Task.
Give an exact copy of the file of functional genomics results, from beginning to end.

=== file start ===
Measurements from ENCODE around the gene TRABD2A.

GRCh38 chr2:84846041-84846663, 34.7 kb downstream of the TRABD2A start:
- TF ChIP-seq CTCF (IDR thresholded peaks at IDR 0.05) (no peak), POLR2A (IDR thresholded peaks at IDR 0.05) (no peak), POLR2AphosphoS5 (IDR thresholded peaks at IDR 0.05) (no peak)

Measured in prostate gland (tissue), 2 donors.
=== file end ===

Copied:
Measurements from ENCODE around the gene TRABD2A.

GRCh38 chr2:84846041-84846663, 34.7 kb downstream of the TRABD2A start:
- TF ChIP-seq CTCF (IDR thresholded peaks at IDR 0.05) (no peak), POLR2A (IDR thresholded peaks at IDR 0.05) (no peak), POLR2AphosphoS5 (IDR thresholded peaks at IDR 0.05) (no peak)

Measured in prostate gland (tissue), 2 donors.